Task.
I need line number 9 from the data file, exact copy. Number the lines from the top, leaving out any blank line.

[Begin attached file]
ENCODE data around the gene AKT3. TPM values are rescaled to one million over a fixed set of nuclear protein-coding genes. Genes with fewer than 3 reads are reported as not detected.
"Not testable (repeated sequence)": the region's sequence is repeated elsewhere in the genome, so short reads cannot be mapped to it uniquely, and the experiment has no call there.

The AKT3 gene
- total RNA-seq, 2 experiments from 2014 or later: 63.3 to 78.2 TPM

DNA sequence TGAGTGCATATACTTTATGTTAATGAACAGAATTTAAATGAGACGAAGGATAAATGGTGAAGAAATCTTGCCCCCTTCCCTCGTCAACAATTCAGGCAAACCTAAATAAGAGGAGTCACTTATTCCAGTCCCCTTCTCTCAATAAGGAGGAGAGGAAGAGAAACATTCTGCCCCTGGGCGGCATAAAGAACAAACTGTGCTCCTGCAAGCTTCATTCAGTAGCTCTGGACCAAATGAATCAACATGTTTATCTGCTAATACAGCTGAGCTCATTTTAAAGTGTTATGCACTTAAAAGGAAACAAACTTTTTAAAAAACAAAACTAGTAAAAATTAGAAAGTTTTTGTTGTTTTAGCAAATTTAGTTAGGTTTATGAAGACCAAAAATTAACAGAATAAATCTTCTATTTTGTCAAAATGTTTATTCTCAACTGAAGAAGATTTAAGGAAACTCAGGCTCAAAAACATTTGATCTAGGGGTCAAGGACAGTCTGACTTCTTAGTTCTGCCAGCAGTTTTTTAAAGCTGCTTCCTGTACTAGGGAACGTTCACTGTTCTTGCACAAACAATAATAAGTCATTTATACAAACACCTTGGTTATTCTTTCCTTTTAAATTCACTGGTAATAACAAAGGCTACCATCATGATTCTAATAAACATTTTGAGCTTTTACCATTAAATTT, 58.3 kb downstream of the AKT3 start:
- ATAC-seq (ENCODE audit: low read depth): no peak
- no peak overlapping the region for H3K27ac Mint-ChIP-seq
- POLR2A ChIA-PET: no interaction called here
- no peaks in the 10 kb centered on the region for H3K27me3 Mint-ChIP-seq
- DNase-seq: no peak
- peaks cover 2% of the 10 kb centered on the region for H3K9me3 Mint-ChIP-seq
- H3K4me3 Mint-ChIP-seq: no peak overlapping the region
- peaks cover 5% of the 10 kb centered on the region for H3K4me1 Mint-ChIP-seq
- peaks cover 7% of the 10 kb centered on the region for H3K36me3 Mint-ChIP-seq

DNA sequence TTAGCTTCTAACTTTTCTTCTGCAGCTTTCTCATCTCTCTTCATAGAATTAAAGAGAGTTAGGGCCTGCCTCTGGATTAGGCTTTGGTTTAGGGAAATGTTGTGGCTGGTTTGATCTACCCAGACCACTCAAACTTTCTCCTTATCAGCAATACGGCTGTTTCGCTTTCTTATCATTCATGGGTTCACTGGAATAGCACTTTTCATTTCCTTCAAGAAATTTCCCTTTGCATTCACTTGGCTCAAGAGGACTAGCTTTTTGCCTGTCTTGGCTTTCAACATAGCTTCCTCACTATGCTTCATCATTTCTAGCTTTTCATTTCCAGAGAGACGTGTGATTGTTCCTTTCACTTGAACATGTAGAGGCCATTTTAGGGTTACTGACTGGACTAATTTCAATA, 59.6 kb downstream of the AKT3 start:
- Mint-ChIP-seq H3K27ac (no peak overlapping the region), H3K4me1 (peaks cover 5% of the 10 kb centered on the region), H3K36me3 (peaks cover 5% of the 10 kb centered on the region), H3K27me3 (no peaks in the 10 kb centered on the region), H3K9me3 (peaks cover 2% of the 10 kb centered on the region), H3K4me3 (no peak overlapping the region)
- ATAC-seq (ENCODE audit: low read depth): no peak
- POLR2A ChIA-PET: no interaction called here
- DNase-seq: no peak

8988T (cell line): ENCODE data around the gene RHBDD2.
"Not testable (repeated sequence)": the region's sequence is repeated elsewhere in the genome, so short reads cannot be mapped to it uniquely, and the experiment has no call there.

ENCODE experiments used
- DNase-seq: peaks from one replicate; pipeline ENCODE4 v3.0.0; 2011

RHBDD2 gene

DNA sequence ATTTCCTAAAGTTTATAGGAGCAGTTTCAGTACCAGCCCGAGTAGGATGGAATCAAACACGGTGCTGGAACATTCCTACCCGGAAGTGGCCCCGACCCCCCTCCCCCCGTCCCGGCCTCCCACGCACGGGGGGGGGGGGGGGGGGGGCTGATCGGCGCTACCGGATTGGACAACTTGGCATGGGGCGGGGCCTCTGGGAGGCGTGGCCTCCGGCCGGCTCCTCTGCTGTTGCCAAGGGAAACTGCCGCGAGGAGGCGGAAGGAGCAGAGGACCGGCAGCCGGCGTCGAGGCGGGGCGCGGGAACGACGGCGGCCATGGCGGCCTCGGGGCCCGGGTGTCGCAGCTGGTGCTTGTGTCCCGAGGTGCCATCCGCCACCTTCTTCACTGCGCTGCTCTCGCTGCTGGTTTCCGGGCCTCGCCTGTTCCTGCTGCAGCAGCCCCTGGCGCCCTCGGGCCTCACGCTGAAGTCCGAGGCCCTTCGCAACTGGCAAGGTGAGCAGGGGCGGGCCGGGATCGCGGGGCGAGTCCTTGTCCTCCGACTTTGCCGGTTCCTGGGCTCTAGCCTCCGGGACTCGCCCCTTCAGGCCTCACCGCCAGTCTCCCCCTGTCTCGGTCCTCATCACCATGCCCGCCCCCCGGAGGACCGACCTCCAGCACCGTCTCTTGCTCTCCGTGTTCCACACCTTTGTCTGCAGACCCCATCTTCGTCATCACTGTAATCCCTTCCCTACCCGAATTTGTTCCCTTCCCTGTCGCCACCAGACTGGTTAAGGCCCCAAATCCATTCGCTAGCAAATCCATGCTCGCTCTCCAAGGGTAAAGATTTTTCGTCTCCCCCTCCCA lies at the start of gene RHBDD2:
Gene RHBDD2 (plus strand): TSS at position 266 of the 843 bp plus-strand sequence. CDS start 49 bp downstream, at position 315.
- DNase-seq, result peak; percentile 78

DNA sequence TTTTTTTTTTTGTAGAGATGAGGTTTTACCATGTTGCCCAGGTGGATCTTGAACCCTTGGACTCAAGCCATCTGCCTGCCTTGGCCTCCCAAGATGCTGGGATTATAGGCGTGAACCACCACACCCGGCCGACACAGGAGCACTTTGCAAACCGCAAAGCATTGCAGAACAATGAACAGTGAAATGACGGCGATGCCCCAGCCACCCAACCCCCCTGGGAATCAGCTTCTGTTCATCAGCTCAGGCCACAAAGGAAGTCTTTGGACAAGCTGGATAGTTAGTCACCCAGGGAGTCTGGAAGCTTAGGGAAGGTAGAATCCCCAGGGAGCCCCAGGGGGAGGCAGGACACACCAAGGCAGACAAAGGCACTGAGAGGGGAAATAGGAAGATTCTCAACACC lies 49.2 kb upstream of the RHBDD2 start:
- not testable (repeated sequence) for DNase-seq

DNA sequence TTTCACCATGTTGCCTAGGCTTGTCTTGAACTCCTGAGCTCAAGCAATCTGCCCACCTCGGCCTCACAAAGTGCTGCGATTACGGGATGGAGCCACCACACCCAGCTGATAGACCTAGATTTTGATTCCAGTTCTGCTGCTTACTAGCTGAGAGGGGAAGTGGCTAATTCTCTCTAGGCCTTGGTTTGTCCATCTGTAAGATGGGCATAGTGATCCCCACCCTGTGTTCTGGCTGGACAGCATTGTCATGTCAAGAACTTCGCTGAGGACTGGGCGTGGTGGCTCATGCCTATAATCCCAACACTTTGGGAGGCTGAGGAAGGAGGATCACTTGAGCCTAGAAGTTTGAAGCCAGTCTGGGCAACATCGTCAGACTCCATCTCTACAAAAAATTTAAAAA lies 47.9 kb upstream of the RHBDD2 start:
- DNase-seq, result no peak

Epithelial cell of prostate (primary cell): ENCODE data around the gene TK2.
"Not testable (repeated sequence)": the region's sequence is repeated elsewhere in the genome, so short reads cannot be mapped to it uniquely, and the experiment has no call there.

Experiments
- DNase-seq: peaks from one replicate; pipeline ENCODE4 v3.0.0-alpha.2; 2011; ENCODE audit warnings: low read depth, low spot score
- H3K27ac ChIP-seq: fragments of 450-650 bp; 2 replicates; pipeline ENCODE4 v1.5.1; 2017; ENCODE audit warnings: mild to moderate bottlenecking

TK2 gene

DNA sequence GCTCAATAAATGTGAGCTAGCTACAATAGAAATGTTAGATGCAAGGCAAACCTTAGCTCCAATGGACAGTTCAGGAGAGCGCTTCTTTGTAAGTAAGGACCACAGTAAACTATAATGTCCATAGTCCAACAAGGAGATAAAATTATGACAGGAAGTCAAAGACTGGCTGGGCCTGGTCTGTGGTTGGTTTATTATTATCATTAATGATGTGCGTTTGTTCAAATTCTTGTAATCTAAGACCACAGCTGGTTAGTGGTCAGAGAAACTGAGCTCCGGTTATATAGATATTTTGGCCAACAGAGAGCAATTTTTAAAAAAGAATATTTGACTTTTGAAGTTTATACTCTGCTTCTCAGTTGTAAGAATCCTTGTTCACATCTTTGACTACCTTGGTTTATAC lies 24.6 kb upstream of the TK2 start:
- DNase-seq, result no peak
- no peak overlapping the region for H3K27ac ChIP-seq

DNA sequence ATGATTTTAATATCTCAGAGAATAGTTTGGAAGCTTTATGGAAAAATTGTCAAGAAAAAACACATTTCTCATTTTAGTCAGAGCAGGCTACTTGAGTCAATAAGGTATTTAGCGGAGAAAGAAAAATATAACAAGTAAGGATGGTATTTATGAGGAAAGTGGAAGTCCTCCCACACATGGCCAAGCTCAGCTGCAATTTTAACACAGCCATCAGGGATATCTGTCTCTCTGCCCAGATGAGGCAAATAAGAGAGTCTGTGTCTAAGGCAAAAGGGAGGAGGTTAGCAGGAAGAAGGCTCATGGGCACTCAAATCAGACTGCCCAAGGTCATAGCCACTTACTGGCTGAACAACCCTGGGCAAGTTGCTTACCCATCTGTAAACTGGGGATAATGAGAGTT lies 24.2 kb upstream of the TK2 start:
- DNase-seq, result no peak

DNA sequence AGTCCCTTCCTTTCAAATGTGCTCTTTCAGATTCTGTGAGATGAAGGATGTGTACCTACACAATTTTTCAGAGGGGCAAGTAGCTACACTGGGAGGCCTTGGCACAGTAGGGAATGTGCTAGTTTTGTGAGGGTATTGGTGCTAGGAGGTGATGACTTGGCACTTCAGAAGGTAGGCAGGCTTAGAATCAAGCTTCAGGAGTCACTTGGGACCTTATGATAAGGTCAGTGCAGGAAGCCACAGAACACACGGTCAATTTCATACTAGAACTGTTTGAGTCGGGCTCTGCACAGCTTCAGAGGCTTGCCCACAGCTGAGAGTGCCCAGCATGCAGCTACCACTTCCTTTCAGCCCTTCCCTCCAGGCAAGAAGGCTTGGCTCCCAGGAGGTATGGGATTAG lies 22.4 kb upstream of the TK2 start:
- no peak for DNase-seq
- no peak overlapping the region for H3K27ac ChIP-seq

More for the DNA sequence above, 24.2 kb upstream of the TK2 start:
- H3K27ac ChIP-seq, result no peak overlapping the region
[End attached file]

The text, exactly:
- no peaks in the 10 kb centered on the region for H3K27me3 Mint-ChIP-seq